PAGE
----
Curiosity landing video, photos: Mars rover uses laser on Martian rock in target practice, NASA says

The Mars Curiosity rover used its laser to "interrogate" a Martian rock Sunday in what NASA said was "target practice" for future experiments.

It was the first time such a powerful laser has been used on another planet and comes two weeks after the mobile science lab touched down on Mars.

A fist-sized rock dubbed "Coronation" -- or Martian rock N165 for scientists keeping count -- was zapped 30 times over 10 seconds with 14 millijoules of energy in each pulse, NASA said.

"Each pulse delivers more than a million watts of power for about five one-billionths of a second," a NASA statement said.

Curiosity's ChemCam, short for Chemistry and Camera, recorded the resulting glowing, ionized gas in an effort to identify chemical elements in the rock, which was about 10 feet away.

Sylvestre Maurice, the ChemCam deputy project scientist watching at the Institut de Recherche en Astrophysique et Planetologie in Toulouse, France, called the quality of the information gathered "surprising."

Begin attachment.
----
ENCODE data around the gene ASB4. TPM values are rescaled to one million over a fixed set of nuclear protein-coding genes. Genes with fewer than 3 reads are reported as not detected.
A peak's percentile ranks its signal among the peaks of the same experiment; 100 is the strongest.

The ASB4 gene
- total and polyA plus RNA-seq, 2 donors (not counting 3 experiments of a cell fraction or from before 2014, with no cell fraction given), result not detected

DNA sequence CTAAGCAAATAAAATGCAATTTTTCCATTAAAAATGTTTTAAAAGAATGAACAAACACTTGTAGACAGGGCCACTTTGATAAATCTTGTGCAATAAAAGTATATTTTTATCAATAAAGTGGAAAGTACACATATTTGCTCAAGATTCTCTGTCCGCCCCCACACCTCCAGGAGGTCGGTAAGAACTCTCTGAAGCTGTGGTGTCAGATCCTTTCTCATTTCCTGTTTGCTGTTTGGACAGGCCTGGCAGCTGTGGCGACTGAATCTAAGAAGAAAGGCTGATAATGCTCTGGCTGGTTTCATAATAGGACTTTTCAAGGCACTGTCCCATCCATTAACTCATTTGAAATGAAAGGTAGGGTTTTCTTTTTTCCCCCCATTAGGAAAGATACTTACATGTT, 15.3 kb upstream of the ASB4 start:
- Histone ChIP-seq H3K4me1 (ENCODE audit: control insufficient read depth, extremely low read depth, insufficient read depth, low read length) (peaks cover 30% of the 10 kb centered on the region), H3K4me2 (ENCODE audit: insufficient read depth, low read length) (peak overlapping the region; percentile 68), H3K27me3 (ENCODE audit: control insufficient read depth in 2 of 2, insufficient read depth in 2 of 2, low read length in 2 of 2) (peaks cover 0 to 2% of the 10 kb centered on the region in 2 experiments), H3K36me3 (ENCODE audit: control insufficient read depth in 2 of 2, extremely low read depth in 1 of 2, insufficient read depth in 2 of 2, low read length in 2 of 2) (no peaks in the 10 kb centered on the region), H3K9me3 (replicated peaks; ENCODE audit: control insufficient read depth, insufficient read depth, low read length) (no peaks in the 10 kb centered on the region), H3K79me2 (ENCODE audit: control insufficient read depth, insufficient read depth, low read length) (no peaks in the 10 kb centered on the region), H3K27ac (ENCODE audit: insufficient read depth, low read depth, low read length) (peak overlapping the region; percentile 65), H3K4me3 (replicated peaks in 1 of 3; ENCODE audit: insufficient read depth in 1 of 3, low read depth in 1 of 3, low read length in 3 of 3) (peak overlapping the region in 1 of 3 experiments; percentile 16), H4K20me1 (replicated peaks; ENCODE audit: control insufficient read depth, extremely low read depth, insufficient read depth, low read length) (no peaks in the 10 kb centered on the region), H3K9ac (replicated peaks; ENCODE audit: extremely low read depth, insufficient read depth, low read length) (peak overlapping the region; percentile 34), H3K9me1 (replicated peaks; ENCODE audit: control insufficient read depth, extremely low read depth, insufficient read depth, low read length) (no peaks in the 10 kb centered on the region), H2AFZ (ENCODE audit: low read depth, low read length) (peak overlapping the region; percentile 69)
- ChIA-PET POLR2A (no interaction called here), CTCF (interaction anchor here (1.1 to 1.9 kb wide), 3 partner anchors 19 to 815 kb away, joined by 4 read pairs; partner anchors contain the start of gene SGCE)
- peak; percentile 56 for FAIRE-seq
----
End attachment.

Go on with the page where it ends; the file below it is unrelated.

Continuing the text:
"It's so rich, we can expect great science from investigating what might be thousands of targets with ChemCam in the next two years," Maurice said.

ChemCam "got a great spectrum" to analyze, said Roger Wiens of the Los Alamos National Laboratory. "Our team is both thrilled and working hard, looking at the results. After eight years building the instrument, it's payoff time!"

Curiosity began a two-year mission on Mars on August 6 and has been beaming back images of the surface of Gale Crater ever since. It is loaded with 10 instruments "to assess whether a carefully chosen study area inside Gale Crater has ever offered environmental conditions favorable for microbial life," NASA said.

NASA's Jet Propulsion Laboratory said Friday that Curiosity's first driving destination will be Glenelg, about 1,300 feet from the rover's landing site.

"We had a bunch of strong contenders. It is the kind of dilemma planetary scientists dream of, but you can only go one place for the first drilling for a rock sample on Mars," said project scientist John Grotzinger. "That first drilling will be a huge moment in the history of Mars exploration."

The rover's primary target is Mount Sharp, a peak about 8 kilometers (5 miles) away. But moving about a football field a day, with lengthy stops, it could take nearly a year to reach the slopes at the base of the mountain.

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